An (Asian) American Abroad
Traveling overseas as a Mash-Up is tricky, particularly for an immigrant going “home.” Where is home? Is it where you live? Where you grew up? Where your cultural and ethnic traditions are rooted? Of course, digging into the idea of home often means revealing the biggest question of all: Who are you? Our Korean-American Mash-Up Helen S. Kim tackles these questions and more. And yes. Your answer can be all of the above.
When I first moved to Seoul, I couldn’t tell my coworkers apart. They blurred into a sea of black hair, brown eyes, and varying levels of English language proficiency. Only after a month or so was I able to see that Miss Pak in HR had dimples and a perfect complexion, while the other Miss Pak, in Cultural Affairs, had long lashes and eyes that tilted down at the corners. Miss Lee in General Admin spoke with a slight lisp and favored feminine skirts, while the other Miss Lee, in Accounting, wore round, wire-rimmed glasses and sported a girlish ponytail most days.
Little by little, the picture sharpened, until I could hardly believe I had mixed people up at all. But for that first month, I kept thinking, “My god, I’m such a racist. Everyone looks the same to me!”
The sad thing? I’m Korean too. I was even born in Seoul, and my ancestors all hail from that little rabbit-shaped peninsula, hanging off the continent of Asia. But I grew up in the U.S., so when I moved back to my birthplace for a two-year gig in my twenties, I was blind to all the markers one uses when everybody has the same color hair and eyes. Everybody, including me.
Before moving to Korea, I didn’t know how freeing it would be to look like all the other people on the sidewalk, on the train, in the café, in the store. It’s a delight, in a way — the delight of anonymity. Of belonging. My face keeps me hidden in plain sight in Asia, a secret interloper.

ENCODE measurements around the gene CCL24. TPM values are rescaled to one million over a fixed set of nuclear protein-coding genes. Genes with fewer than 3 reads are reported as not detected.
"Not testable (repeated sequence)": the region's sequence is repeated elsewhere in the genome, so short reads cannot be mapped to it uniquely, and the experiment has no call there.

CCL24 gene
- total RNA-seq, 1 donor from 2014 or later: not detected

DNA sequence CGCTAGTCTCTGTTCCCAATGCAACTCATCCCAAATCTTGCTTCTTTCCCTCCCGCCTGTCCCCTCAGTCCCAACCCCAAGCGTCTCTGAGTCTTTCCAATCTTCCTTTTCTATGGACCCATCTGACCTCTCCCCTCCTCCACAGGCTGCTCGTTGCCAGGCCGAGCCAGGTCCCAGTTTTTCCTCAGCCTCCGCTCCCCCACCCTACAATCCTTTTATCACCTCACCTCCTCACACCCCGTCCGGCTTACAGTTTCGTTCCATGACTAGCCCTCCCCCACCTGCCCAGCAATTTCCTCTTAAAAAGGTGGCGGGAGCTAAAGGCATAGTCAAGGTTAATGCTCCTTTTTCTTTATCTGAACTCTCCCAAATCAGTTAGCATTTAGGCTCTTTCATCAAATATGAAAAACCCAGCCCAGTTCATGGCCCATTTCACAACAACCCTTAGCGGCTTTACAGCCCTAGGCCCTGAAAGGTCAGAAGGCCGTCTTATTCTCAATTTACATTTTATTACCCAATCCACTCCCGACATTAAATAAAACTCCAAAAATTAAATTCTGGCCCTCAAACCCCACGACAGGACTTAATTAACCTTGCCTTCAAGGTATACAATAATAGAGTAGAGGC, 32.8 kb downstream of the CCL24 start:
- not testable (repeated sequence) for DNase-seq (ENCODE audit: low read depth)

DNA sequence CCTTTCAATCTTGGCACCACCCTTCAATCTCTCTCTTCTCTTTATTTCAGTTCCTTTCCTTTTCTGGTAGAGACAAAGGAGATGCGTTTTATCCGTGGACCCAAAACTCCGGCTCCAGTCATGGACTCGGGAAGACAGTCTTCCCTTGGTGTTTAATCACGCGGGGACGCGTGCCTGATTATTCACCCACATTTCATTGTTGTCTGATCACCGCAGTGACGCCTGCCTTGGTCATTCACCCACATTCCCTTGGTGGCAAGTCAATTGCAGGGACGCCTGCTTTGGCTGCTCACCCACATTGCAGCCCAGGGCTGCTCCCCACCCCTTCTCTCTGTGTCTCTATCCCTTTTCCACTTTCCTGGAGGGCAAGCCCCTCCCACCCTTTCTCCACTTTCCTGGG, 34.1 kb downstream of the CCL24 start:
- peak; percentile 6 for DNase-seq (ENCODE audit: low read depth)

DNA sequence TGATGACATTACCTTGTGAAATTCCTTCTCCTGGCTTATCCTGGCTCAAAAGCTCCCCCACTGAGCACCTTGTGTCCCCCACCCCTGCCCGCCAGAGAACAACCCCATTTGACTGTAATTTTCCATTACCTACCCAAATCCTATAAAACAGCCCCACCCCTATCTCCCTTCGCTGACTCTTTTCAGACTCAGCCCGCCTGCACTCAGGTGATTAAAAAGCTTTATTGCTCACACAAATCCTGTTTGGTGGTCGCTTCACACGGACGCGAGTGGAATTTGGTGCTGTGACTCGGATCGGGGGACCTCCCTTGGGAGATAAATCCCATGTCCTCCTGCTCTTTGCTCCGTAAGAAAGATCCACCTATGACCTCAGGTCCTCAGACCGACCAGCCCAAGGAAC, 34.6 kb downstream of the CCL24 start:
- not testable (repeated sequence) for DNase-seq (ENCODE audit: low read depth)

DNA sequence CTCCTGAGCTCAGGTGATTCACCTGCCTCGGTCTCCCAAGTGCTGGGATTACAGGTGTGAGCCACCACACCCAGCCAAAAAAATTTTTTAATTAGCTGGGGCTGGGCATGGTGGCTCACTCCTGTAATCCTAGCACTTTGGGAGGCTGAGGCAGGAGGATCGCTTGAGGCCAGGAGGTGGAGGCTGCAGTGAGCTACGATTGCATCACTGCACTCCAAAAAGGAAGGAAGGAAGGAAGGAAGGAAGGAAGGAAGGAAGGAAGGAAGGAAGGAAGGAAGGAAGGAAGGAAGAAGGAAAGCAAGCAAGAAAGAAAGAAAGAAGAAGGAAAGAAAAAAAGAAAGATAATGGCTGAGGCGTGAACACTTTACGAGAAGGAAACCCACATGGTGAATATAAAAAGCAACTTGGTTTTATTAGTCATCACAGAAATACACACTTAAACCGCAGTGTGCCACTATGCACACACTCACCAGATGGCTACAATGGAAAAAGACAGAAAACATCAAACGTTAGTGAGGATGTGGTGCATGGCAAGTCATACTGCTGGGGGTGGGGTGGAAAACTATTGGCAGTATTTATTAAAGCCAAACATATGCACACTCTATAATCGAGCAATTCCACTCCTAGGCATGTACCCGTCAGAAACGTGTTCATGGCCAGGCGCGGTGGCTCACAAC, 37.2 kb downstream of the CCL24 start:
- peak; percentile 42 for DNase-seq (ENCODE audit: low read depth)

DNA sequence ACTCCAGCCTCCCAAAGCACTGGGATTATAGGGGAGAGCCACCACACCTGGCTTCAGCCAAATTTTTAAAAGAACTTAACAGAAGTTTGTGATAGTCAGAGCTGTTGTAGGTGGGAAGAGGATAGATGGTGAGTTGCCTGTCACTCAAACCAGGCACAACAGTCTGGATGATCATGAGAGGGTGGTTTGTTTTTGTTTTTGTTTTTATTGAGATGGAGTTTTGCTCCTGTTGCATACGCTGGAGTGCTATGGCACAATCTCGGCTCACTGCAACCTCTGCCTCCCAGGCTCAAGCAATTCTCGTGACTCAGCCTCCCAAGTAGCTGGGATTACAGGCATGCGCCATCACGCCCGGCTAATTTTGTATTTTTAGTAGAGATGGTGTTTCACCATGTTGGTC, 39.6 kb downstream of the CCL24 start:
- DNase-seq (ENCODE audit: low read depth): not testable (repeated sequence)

In the West, meanwhile, my face acts as a beacon. “Konnichiwa, China girl. Ni hao, ni hao.” I used to try to correct catcallers: “Actually, I’m Korean.” Or, “Actually, I’m American, you asshat.” I met a Korean man once in Europe, and he said, in a wondering tone: “Your face is like my people’s face, but your voice is not.”
No, my voice is not that of Korea, which is why I get irritated when someone sees me but doesn’t see me. Example: A white woman asked me once, “Have you read the new Chang Rae Lee novel? I was wondering how you felt about it, as an Asian American.” I understood why she asked the question. She really wanted to know if, by being the same ethnicity as the writer, I had any special insight into the story. But I can’t speak for all Asian Americans. Should I have asked her how she felt about the gazillion and one white authors I’ve read? Did she have any special insight, as a white person?
That’s the thing about being a minority — you get singled out because of how you look. But to be honest, I notice faces too. When I’m home in New York, whether I’m walking in the park, sitting in the doctor’s office, or cruising the grocery store aisles, Asian faces jump out at me. My eyes linger a second longer than on other faces. I do the same when I’m watching TV, and an Asian actor appears onscreen, be it for a commercial or a show. I’ve done this for as long as I can remember. I even remember the first time I saw an Asian face on an outdoor advertisement. I stopped on the sidewalk and stared. “Wow,” I thought. “They acknowledge we exist!”